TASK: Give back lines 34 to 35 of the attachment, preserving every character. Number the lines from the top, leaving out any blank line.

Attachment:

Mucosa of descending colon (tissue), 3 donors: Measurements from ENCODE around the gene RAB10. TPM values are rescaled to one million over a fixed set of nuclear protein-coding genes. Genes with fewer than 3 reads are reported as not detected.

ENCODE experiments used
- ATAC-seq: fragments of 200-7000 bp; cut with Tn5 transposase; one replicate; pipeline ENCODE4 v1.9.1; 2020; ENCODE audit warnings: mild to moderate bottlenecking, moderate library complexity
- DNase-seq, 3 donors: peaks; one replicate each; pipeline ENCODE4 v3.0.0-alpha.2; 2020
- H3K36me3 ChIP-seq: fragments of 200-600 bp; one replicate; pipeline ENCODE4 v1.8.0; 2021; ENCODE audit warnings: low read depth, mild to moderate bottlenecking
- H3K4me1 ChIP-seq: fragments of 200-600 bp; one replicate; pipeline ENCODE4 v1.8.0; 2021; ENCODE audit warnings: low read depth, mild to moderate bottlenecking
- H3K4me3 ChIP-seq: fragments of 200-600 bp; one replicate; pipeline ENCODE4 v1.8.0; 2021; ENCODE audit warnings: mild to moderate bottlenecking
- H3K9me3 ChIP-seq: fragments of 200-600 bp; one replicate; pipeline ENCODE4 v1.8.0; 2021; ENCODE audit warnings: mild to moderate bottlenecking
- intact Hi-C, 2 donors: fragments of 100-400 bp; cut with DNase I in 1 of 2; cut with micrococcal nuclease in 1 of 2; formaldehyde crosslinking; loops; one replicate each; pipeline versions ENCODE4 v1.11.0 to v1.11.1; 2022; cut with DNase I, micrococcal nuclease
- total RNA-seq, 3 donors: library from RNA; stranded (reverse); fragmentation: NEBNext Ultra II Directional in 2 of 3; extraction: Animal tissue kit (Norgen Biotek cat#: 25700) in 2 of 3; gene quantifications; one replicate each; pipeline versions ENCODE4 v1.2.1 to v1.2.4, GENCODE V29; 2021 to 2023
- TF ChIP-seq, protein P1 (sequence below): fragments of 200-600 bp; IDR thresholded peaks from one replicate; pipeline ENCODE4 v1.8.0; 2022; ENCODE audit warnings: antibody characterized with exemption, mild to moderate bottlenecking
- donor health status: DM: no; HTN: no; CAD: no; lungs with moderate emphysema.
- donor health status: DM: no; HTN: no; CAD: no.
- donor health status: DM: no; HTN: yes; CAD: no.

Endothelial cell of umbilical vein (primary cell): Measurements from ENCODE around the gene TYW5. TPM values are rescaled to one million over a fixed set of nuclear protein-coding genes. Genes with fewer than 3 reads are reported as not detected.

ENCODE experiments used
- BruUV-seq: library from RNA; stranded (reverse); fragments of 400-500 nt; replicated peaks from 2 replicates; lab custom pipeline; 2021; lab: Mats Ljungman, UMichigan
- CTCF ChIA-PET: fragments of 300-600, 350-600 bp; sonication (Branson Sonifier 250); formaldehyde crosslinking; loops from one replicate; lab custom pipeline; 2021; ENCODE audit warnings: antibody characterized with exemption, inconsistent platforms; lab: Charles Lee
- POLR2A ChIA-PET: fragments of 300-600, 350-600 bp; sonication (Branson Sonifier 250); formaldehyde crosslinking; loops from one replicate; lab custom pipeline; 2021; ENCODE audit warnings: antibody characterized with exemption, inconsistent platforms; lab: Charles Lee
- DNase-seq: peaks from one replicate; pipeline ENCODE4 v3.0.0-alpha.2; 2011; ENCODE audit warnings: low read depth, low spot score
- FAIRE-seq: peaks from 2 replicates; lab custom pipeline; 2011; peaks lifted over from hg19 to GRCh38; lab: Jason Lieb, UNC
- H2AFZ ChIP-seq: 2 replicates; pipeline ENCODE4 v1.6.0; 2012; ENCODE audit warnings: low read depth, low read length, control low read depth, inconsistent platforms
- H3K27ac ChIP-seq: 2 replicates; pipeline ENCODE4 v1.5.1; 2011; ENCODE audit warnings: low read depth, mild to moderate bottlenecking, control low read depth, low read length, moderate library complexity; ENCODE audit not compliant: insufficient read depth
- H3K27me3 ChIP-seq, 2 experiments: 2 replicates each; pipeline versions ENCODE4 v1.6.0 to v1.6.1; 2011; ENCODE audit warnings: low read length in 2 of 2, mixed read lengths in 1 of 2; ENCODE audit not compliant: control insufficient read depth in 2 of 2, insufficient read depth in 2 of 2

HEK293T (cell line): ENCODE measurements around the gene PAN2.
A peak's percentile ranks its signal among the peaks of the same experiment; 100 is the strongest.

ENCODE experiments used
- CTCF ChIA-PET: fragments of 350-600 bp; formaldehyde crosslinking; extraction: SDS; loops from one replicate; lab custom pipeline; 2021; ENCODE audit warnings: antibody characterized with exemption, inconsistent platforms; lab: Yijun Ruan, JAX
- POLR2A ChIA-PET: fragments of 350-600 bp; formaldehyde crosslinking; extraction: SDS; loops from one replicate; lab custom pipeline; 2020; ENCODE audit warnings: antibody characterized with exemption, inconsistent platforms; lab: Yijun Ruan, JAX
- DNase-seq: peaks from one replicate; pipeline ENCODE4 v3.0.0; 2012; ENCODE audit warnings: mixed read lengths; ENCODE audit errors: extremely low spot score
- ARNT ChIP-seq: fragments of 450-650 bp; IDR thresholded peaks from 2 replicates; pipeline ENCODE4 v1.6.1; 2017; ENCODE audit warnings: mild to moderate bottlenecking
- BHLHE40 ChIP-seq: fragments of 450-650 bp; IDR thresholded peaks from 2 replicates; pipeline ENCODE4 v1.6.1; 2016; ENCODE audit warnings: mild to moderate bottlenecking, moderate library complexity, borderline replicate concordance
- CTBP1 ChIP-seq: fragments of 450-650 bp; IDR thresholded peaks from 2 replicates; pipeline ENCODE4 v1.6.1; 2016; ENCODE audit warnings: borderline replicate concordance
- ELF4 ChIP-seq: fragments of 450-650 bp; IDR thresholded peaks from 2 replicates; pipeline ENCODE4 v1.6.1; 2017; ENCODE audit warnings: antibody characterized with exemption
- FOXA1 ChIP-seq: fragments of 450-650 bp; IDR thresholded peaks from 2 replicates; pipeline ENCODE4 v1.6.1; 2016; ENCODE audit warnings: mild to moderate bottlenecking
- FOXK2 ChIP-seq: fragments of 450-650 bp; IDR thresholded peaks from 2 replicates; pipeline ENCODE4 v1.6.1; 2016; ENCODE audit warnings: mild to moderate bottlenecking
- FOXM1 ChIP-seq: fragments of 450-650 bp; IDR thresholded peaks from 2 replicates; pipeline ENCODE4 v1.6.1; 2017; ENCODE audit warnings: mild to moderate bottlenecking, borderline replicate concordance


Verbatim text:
- ELF4 ChIP-seq: fragments of 450-650 bp; IDR thresholded peaks from 2 replicates; pipeline ENCODE4 v1.6.1; 2017; ENCODE audit warnings: antibody characterized with exemption
- FOXA1 ChIP-seq: fragments of 450-650 bp; IDR thresholded peaks from 2 replicates; pipeline ENCODE4 v1.6.1; 2016; ENCODE audit warnings: mild to moderate bottlenecking